More Ultra Than Electra
Like many of us in Baggerland, Ray Hangliter started with a factory-offered touring bike. Unlike most, he chose a brand-new Screamin' Eagle Ultra Classic Electra Glide. His limited edition from Harley's own Custom Vehicle Operations unit came equipped with a 103-inch Twin Cam, limited-edition paint and a few chapters' worth of add-ons from the Parts & Accessories catalog. Due to exclusivity and the parts package, CVO bikes are used less frequently as a palette for ground-up customs.
After riding the bike for a while, he upgraded little things here and there. One area he wasn't happy about was the power output for such a big bike. Other than the big FL, an American IronHorse chopper resided in his stable. It was sleek, low and fast. He really loved the comfort of the dresser but wanted it to feel sportier. A decision was made to sell the Texas Chopper and turn his everyday ride into lots of show with plenty of go.
A first attempt at a custom touch coated the still mostly stock gray sheetmetal in black with red ghost flames. It wasn't enough. Ray wanted more radical-for people to really see it coming. With good friend and owner of Lucky Cycles, Jim Purdy, the bike was progressively built into the machine you see here. A Fat Baggers rear fender assembly was used to fatten up the rear and accommodate a 200mm rear skin. The lines of the fender blend into each of the H-D saddlebags with Pro-One latches. Suspending the rear end is a pair of Legend Air Ride shocks attached to the wider FBI swingarm. A long FBI fender hugs a 21-inch RC Comp front wheel. Both the front and rear have matching RC Comp rotors clamped by Hawg Halters calipers. Liking the lines and shape of the stock tank, Ray just dressed up the top of it with a Klock Werks dash. Although the factory Electra Glide fairing was used, it's held by a Pro-One fork in H-D trees.
Ray happens to be from Maryland, which is where Zipper's Performance is located. Zipper's was developing a new engine Muscle 103 kit and EFI controller. They used Ray's bike as the mule to develop and refine the new motor and electronic goodies. Nothing on the motor was left untouched. With help from Jim, the 103 cubes were breathed on, Zipper's-style, leaving just the flywheels and cases untouched. Every part was designed to make power all the way to the unbagger-like two-into-two Vance & Hines Big Radius exhaust. The curved shorty pipes give this bike a different look than the traditional two-into-one found on most H-D touring bikes. When all was said and done, a Bandit clutch transmits over 120 ponies and lb-ft through H-D's Cruisemax tranny.
After not being completely satisfied with the first two paint iterations, Ray turned to Shady Side, Maryland's Pro Art Works to come up with something flashy. Ray met with painter and designer Barry to design the motif and colors. Barry and Ray worked out the scheme over the course of a few meetings. Barry would draw out what he had in mind and pass it by Ray. After three visits, the project got to the point where Ray gave Barry free reign to finish the job. A basecoat of House of Kolor orange was laid down on the skins, followed by a different PPG orange mixed with metalflake. For the graphics, Barry used silver, black and root beer to create the art deco (mixed with a hint of tribal) graphics. It definitely came out unique and achieved Ray's goal of being noticed.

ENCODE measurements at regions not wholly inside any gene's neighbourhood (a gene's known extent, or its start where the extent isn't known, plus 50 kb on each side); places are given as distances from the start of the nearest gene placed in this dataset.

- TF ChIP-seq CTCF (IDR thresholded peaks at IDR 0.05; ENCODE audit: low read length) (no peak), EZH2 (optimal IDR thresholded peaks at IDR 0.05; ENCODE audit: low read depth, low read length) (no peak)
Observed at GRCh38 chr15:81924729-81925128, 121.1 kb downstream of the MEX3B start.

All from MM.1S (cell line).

Although the sheetmetal, paint and motor were top-notch, Ray just wasn't done. Inside the painted-to-match fairing lives a high-powered JVC stereo getting a boost from a Hawg Wired amplifier and crossover. This particular JVC unit is also DVD- and satellite-compatible, allowing entertainment on the fly and at the campsite. The speakers were also replaced with a higher-power handling set from Hawg Wired. A really nice set of Kryakyn mirrors flank each side of the smoked windshield.
Ray's goal, aside from having a sweet ride, was to get noticed. It worked as I stumbled upon this bike while at a major bike rally many states away from Maryland. After spotting it standing out in a sea of black bikes, I was somewhat dejected that I couldn't find the owner. After leaving my business card on the seat, I walked away hoping I'd get a call when the owner returned. About an hour later, I spotted a group of guys around Ray's bike looking at my card. Running over, I introduced myself and scheduled a shoot for the next day. But I just couldn't take a chance that weather and schedules would coincide, so I went back as they were putting on their helmets and asked if we could do it immediately. Although Ray and his group of friends were on their way for a ride, they obliged. Aside from having an awesome, one-of-a-kind bagger, Ray's got himself some very cool friends. Of course they were all riding and all on baggers.